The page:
24 May 2024

Fast Track bill hits hurdles of public outrage

From Focus on Politics, 7:00 pm on 24 May 2024
Composite of Shane Jones, Chris Bishop and Simeon Brown in front of a digger

Main image  Photo: RNZ

"Inclusion of ministerial override is an overreach and dangerous" - Helmut Modlik

A law giving ministers sweeping powers to greenlight infrastructure projects has attracted a wave of criticism and responses at select committee.

With ministers beginning to soften their language, the bill could yet see changes before progressing through Parliament.

The government's Fast Track Approvals legislation is a big part of the coalition's "get things done" agenda, aiming to short-cut the consenting process for big projects like mines, roads and wind farms. 

It is based on similar legislation introduced in 2020 to stimulate the economy at the start of the Covid-19 pandemic. Instead of giving an independent panel the final signoff however, it gives the Infrastructure, Transport and Resources ministers - in this case National's Chris Bishop and Simeon Brown, and NZ First's Shane Jones - sweeping powers to select and greenlight those big projects. 

It could certainly speed up needed infrastructure consenting, but critics have raised concerns about how the environment might fare. The topic has even caught the attention of the UK government due to concerns it could violate free trade agreements

The Environment Committee has received about 27,000 submissions on the bill. With so many wanting to be heard in person, the committee had to set up a ballot system

RNZ data and long-form journalist Farah Hancock has extensively covered political donations, and says her interest in the bill was piqued by the potential for corruption. She says environmental NGOs are aghast the law could allow projects otherwise prohibited under the Resource Management Act or rejected in the courts, and gives limited opportunity for public input into individual projects. The projects to be included in the legislation also remain secret

Parliamentary Commissioner for the Environment Simon Upton - a former National Party Cabinet minister - has voiced concerns about the concentration of powers with those three ministers, and Auditor-General John Ryan has  sounded the alarm over how potential conflicts of interest are managed. Chief Ombudsman Peter Boshier has warned unchecked executive powers could put New Zealand on a "slippery slope". 

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Ngāti Toa led a hīkoi to Parliament this month in opposition to the bill, its chief executive Helmut Modlik making clear that while they are frustrated by slow, costly development, "we also want our taiao to be clean, our water to be clean".

He tells RNZ that giving three people the power to override the findings of an expert panel was a dangerous overreach, and he urged the government to reconsider. He can think of just two possible reasons for it: parochial political or personal self interest.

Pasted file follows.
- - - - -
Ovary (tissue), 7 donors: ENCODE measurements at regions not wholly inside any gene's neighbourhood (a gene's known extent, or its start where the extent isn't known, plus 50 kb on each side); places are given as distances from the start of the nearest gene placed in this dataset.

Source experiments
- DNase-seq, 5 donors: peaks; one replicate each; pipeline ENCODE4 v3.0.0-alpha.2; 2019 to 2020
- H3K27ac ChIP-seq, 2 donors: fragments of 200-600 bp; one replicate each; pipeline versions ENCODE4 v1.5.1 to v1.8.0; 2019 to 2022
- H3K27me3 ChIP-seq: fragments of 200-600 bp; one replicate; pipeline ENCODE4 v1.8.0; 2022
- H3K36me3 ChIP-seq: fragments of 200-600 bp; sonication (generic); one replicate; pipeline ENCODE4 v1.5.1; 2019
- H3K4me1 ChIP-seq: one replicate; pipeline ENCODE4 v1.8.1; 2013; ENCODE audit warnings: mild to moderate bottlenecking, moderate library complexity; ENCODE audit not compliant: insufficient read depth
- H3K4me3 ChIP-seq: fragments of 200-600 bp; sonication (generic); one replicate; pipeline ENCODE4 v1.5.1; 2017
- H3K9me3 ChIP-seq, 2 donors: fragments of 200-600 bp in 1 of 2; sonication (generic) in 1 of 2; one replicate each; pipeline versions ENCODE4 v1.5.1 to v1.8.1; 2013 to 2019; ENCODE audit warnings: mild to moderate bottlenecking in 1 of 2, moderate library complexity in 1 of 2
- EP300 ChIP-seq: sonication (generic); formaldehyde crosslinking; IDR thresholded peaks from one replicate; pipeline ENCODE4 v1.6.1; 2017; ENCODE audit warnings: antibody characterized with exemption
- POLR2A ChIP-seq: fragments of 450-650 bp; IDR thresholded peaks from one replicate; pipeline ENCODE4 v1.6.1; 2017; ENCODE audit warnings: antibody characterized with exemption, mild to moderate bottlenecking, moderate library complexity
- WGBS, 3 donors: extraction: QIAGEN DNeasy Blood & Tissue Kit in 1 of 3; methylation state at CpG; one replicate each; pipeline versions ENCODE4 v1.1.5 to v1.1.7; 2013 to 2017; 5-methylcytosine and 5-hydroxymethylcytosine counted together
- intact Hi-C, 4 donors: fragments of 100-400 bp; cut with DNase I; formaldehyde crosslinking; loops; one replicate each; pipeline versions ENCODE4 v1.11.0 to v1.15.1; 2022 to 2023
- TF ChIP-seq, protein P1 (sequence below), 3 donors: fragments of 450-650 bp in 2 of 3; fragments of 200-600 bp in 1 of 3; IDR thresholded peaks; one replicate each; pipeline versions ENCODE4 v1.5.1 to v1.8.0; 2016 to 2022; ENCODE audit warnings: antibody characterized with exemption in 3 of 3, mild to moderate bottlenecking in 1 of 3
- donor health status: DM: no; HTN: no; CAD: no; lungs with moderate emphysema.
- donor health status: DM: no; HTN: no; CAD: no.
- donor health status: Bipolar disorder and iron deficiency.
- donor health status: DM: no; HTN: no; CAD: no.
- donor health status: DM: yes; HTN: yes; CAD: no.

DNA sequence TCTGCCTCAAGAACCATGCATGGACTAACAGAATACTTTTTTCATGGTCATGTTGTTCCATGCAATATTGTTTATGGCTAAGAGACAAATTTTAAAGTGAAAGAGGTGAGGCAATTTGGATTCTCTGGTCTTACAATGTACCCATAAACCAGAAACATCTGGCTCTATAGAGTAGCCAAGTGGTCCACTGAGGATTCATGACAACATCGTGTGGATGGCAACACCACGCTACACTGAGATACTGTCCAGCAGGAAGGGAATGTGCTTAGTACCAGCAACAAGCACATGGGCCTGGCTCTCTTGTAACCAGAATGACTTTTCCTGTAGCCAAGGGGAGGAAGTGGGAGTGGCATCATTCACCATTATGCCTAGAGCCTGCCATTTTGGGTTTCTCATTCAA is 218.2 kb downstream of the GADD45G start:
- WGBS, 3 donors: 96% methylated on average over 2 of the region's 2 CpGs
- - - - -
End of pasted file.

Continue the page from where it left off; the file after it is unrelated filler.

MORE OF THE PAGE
Te Rūnanga o Toa Rangatira tumu whakarae (CEO) Helmut Karewa Modlik.

Te Rūnanga o Toa Rangatira chief executive Helmut Modlik Photo: Alicia Scott - Photographer

"Both of those are utterly appalling to consider as being bases for making intergenerational developmental or infrastructure decisions. It opens up the prospect of corruption, it opens up the prospect of politicisation of our infrastructure."

Bishop did not want to be interviewed for this episode, but he and Jones have both softened their language around ministers having the final say, hinting at sensible changes to the legislation as part of the select committee process. 

"We've got to do that in a way that also protects the environment and doesn't cause more harm than benefits and that is absolutely the intention of the government," Bishop told those gathered at the hīkoi. 

He made clear to Hancock the possibility of wider public input on individual projects was, however, not on the table. 

"Things like mining where you're talking about a resource which doesn't belong to anyone, it might be on conservation land, I mean that really is in the commons - but you're stopping the public from having a voice," she says.

"You've got an applicant such as a mining company getting the loudest voice. I can understand that some people could be quite outraged by that."

With the bill's final form still to be decided, ministers could yet give up their overriding powers and instead limit the expert panel's ability to reject projects. 

The select committee is still hearing submissions on the bill, and is due to report back by 7 September. It may recommend changes to the bill, though the government isn't required to adopt them.

In this week's Focus on Politics, Political Reporter Anneke Smith explores the government's fast-track legislation and the responses to it.

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